$73,920.00 in senior tax relief. A session providing information and assistance to seniors in obtaining real estate tax abatements was also offered.

The Council on Aging also offers a cable television show, The Senior Circle, which provides useful information on senior topics and issues of interest. COA member, Stella Jeon, hosts the show which is shown on Franklin Public Access, Channel 8.

Educational Programs
Some of this year’s educational presentations included: CPR & First Aid Training; AARP Driver Safety Program; Know the Ten Warning Signs: Early Detection Matters; Real Estate Tax Abatements; What You Need to Know About Shingles; Dealing with Dizziness, Vertigo, and Balance Problems; Circuit Breaker Tax Credit Workshop; Veterans Aid & Attendance Benefits; Are Your Medications Doing More Harm than Good?; Planning for Medicare: Countdown to 65; Taking Control of Your Future: A Legal Checkup; Adventures in Peru Travelogue; The U.S. Constitution; Learning to Use Social Media, Cell Phone Savvy; The Roads Scholar Class; The Five Wishes Advance Directive, and The Health Benefits of Walking.

Other educational opportunities included: a Digital Photography Class and painting classes. Peer led groups include: woodcarving, knitting and quilting classes, computer instruction, Italian Conversation classes, cribbage classes, a Brain Gamers group, and book and current events discussion groups.

Social and recreational opportunities are also offered at the Center, including cards, games, movies, parties, crafts, bingo, trips, and fitness activities.

The Common Grounds Café offers senior citizens a delicious, healthy, and affordable breakfast and luncheon in a welcoming environment. The Café provides a great social venue for Franklin’s seniors. In FY’12, we
served 17,894 meals at the Common Grounds Café. In addition, our monthly theme parties offer an opportunity to meet old friends and make new ones while enjoying a delicious meal and great entertainment.

Supportive Day Program
The Supportive Day Program at the Senior Center, The Sunshine Club, offers a safe, structured and stimulating environment for frail elders, or those with mild to moderate dementia. This program has an overwhelmingly positive effect on the quality of life for participants who enjoy fun activities, socialization and gentle exercise.

Through this day program caregivers, many of them elderly, obtain respite from the strain of caregiving. Caring for a loved one is a stressful job that takes an enormous toll on caregivers; therefore, we also offer a Caregiver Support Group to help provide support and education for those in this critical role.

Handicapped accessible transportation is available to Franklin’s elderly and disabled residents through GATRA, the Greater Attleboro Taunton Regional Transit Authority. Dial-A-Ride service is available to Franklin senior residents within Franklin or out-of-town within a 15 mile radius. GATRA also offers a fixed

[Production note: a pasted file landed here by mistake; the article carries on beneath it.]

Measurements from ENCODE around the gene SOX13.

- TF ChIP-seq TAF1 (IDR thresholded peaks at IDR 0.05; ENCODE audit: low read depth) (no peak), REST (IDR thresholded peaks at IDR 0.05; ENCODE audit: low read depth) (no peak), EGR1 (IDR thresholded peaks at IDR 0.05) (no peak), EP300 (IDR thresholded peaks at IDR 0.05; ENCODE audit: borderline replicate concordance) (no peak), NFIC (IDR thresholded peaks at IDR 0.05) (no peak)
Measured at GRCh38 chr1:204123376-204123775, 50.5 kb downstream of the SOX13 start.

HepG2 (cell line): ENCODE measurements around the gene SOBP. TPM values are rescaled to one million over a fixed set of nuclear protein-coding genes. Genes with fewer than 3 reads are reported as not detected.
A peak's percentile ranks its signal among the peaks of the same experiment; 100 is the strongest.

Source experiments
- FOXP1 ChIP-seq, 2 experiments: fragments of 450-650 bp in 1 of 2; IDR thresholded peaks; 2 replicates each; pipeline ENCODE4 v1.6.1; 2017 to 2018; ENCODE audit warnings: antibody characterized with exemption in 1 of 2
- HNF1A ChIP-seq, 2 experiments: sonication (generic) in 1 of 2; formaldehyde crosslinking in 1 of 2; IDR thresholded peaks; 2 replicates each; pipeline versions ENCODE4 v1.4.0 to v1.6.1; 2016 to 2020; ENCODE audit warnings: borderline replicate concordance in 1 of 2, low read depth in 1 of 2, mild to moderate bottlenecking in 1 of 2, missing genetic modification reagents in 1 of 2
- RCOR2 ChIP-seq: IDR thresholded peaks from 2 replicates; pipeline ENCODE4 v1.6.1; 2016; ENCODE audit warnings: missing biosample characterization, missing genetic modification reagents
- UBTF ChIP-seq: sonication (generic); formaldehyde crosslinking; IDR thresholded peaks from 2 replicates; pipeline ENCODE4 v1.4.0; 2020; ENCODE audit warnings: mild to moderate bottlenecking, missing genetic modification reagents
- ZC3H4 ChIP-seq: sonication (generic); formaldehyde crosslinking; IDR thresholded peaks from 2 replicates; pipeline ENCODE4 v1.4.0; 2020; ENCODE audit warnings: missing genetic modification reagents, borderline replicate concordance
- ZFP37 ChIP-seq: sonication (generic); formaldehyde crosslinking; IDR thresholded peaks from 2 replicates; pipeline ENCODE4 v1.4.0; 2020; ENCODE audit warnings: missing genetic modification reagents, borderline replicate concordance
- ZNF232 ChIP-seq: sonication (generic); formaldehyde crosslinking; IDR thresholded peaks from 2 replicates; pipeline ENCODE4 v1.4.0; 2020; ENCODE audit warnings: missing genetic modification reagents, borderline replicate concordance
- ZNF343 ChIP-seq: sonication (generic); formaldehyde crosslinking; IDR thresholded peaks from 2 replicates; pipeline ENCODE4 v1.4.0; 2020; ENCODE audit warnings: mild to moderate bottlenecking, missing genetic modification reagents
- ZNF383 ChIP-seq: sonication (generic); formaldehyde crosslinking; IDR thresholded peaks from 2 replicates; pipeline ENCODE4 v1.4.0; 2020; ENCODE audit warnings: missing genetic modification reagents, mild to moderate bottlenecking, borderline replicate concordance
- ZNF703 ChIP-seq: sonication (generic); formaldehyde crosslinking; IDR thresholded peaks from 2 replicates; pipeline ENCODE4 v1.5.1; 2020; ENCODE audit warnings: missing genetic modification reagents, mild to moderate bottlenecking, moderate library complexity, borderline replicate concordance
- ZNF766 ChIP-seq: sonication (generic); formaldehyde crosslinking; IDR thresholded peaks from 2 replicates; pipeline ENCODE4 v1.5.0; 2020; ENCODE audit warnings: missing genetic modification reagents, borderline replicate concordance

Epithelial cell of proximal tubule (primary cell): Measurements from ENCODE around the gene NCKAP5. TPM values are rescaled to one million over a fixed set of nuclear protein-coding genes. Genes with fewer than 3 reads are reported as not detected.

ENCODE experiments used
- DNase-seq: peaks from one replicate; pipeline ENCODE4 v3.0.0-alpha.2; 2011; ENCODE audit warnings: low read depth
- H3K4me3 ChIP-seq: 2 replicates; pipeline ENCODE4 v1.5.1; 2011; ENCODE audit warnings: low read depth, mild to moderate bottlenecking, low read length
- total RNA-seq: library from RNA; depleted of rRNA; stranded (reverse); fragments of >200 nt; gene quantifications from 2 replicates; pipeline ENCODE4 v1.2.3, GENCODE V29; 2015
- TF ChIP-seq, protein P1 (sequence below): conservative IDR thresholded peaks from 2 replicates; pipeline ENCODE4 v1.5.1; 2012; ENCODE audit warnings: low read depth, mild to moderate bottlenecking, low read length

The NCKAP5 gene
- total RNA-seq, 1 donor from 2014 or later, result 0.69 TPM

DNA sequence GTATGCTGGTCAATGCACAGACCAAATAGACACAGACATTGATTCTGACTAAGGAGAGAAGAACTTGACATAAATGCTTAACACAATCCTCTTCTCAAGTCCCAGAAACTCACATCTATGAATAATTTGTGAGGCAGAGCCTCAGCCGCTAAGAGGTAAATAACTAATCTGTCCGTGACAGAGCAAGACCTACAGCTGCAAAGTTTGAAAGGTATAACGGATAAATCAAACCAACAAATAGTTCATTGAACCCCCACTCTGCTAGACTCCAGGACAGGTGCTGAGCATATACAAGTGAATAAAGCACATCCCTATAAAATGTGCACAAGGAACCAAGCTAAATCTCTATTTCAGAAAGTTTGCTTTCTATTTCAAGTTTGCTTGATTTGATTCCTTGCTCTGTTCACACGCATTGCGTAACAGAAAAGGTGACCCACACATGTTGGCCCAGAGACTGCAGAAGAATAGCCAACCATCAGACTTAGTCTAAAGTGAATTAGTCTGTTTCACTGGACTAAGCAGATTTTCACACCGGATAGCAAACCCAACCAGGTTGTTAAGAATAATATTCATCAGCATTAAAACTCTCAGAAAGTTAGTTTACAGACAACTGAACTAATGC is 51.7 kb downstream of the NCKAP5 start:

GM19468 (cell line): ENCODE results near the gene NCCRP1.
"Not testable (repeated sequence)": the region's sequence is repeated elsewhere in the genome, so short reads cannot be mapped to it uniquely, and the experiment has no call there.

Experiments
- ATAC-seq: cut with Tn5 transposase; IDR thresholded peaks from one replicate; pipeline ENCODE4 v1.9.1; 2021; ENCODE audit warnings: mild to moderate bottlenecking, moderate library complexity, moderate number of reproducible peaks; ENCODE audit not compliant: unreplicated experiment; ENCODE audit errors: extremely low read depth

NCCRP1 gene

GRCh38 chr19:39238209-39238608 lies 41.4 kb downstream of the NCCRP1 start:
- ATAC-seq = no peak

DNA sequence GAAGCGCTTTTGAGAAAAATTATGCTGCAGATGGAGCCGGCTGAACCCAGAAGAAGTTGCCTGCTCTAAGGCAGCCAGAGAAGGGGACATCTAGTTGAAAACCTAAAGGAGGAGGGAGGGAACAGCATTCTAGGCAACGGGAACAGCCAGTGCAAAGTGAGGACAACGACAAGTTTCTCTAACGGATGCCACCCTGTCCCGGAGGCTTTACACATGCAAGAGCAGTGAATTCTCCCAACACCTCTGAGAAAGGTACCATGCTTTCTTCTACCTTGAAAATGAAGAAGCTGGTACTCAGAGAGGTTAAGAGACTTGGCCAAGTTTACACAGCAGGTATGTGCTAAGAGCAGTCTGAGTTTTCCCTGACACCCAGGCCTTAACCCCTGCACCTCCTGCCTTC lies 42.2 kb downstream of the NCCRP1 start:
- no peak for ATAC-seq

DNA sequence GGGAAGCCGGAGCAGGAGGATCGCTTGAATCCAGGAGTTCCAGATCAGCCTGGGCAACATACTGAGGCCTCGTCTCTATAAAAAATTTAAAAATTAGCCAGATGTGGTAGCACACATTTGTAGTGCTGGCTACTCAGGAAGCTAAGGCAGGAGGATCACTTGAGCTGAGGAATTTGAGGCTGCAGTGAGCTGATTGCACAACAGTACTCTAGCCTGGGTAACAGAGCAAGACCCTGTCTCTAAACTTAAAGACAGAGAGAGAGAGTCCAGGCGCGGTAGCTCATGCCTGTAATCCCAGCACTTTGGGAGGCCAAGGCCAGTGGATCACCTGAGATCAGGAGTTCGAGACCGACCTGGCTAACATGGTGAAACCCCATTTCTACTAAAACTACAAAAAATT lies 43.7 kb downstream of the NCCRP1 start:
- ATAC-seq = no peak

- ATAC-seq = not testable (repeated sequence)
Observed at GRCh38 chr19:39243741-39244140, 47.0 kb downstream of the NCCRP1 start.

route bus through town and transportation for medical appointments to Boston and other destinations. GATRA transportation can be scheduled by calling 800-698-7676.

The Council on Aging works closely with GATRA to assure optimal access to, and quality of, both
Dial-A-Ride and the fixed route bus services for senior and disabled riders.

TRIAD is a partnership of the Council on Aging, the Franklin Police Department and the Norfolk County Sheriff’s Office. Its goal is to enhance senior safety and improve awareness of scams and fraudulent schemes to reduce the instances of elderly victimization.

This year TRIAD launched the Yellow Dot Program, a free program that provides a sticker for an elder’s vehicle’s rear windshield, directing first responders at a crash site to the driver’s medical information in the glove compartment. TRIAD also offers the Project Lifesaver program to aid individuals who may wander off
due to dementia. The program provides subscribers with a wrist bracelet with a radio transmitter. Should the subscriber wander, the caregiver notifies the police and a search and rescue team is deployed with a mobile radio receiver to track the signal.

TRIAD manages the “Are You Okay?” telephone reassurance program for Franklin’s senior and disabled residents. This program provides a daily telephone call to assure subscribers’ safety. The Norfolk County Sheriff’s Office makes daily calls, and if the subscriber doesn’t answer the call, a well-being check is
carried out to assure that the subscriber is safe.

Friends of Franklin Elders
The Friends of Franklin Elders, Inc. (FOFE), is a private, non-profit organization, which was founded to assist the Franklin Senior Center with funding. The Friends supplement town funding for the Senior Center by providing funds for programs, services, and equipment for the Franklin Senior Center. The Friends of Franklin Elders’ annual membership drive supports programs, services and activities at the Senior Center.

This year, the Friends offered crucial support by funding our Café’s Grill Cook, providing $9,800.00 to fund this position. This position is an essential component in offering healthy, affordable meals at the Center’s Common Grounds Café.

In addition, the Friends fund events such as our annual Veterans Breakfast and our Volunteer Recognition Luncheon, and they fund the entertainment at each of our monthly social events. They also funded the purchase of grab bars for our Safe & Secure at Home program and tee shirts for our volleyball team. This year, the Friends of Franklin Elders also took over publishing our newsletter, The Franklin Connection.

Busy Bees
The Busy Bees Crafts Group meets twice weekly to create crafts and hand-made items to sell at their annual Holiday Bazaar and other local events. The Busy Bees then donate funds to support the Senior Center by purchasing equipment and contributions to various events.

The group also donates hand-made gift items to our gift shop and makes gifts for the guests at our Nonagenarian Tea Party.

Newsletter & Website